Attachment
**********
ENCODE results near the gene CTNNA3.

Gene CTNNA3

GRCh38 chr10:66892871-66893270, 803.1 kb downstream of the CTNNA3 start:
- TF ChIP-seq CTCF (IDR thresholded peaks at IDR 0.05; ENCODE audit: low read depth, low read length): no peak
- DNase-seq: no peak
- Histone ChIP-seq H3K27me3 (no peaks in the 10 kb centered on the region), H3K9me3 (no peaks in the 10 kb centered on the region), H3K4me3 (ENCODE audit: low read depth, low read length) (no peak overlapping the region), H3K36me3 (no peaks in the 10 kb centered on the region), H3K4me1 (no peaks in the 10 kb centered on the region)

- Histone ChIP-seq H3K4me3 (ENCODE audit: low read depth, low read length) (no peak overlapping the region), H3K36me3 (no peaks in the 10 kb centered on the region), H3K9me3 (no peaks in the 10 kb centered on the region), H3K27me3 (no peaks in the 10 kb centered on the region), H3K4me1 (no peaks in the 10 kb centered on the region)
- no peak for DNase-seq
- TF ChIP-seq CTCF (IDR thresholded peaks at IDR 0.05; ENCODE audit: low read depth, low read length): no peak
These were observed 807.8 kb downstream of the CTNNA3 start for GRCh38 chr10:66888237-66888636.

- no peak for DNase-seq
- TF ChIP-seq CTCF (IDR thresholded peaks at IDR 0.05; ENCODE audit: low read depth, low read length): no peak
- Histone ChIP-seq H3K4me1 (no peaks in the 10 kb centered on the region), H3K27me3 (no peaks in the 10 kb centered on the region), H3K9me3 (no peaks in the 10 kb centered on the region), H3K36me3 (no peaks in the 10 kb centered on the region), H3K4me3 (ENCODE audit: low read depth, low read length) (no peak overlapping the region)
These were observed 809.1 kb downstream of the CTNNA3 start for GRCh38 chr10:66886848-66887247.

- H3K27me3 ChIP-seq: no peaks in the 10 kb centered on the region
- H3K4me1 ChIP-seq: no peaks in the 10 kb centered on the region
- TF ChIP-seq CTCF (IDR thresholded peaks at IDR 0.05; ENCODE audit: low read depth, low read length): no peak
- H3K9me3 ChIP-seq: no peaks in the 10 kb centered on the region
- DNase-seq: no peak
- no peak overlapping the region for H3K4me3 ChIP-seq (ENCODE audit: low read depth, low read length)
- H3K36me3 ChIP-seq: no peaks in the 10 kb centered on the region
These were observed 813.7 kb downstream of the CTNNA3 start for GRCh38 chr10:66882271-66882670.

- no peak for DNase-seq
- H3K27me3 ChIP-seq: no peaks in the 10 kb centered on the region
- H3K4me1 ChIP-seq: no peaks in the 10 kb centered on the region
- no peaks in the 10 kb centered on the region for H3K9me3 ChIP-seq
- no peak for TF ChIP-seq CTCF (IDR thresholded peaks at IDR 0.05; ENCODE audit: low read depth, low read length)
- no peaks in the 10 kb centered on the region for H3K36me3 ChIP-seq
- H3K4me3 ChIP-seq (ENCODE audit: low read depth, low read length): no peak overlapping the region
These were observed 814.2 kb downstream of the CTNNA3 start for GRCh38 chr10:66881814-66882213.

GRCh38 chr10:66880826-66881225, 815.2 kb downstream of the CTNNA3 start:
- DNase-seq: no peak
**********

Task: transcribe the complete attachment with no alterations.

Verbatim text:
ENCODE results near the gene CTNNA3.

Gene CTNNA3

GRCh38 chr10:66892871-66893270, 803.1 kb downstream of the CTNNA3 start:
- TF ChIP-seq CTCF (IDR thresholded peaks at IDR 0.05; ENCODE audit: low read depth, low read length): no peak
- DNase-seq: no peak
- Histone ChIP-seq H3K27me3 (no peaks in the 10 kb centered on the region), H3K9me3 (no peaks in the 10 kb centered on the region), H3K4me3 (ENCODE audit: low read depth, low read length) (no peak overlapping the region), H3K36me3 (no peaks in the 10 kb centered on the region), H3K4me1 (no peaks in the 10 kb centered on the region)

- Histone ChIP-seq H3K4me3 (ENCODE audit: low read depth, low read length) (no peak overlapping the region), H3K36me3 (no peaks in the 10 kb centered on the region), H3K9me3 (no peaks in the 10 kb centered on the region), H3K27me3 (no peaks in the 10 kb centered on the region), H3K4me1 (no peaks in the 10 kb centered on the region)
- no peak for DNase-seq
- TF ChIP-seq CTCF (IDR thresholded peaks at IDR 0.05; ENCODE audit: low read depth, low read length): no peak
These were observed 807.8 kb downstream of the CTNNA3 start for GRCh38 chr10:66888237-66888636.

- no peak for DNase-seq
- TF ChIP-seq CTCF (IDR thresholded peaks at IDR 0.05; ENCODE audit: low read depth, low read length): no peak
- Histone ChIP-seq H3K4me1 (no peaks in the 10 kb centered on the region), H3K27me3 (no peaks in the 10 kb centered on the region), H3K9me3 (no peaks in the 10 kb centered on the region), H3K36me3 (no peaks in the 10 kb centered on the region), H3K4me3 (ENCODE audit: low read depth, low read length) (no peak overlapping the region)
These were observed 809.1 kb downstream of the CTNNA3 start for GRCh38 chr10:66886848-66887247.

- H3K27me3 ChIP-seq: no peaks in the 10 kb centered on the region
- H3K4me1 ChIP-seq: no peaks in the 10 kb centered on the region
- TF ChIP-seq CTCF (IDR thresholded peaks at IDR 0.05; ENCODE audit: low read depth, low read length): no peak
- H3K9me3 ChIP-seq: no peaks in the 10 kb centered on the region
- DNase-seq: no peak
- no peak overlapping the region for H3K4me3 ChIP-seq (ENCODE audit: low read depth, low read length)
- H3K36me3 ChIP-seq: no peaks in the 10 kb centered on the region
These were observed 813.7 kb downstream of the CTNNA3 start for GRCh38 chr10:66882271-66882670.

- no peak for DNase-seq
- H3K27me3 ChIP-seq: no peaks in the 10 kb centered on the region
- H3K4me1 ChIP-seq: no peaks in the 10 kb centered on the region
- no peaks in the 10 kb centered on the region for H3K9me3 ChIP-seq
- no peak for TF ChIP-seq CTCF (IDR thresholded peaks at IDR 0.05; ENCODE audit: low read depth, low read length)
- no peaks in the 10 kb centered on the region for H3K36me3 ChIP-seq
- H3K4me3 ChIP-seq (ENCODE audit: low read depth, low read length): no peak overlapping the region
These were observed 814.2 kb downstream of the CTNNA3 start for GRCh38 chr10:66881814-66882213.

GRCh38 chr10:66880826-66881225, 815.2 kb downstream of the CTNNA3 start:
- DNase-seq: no peak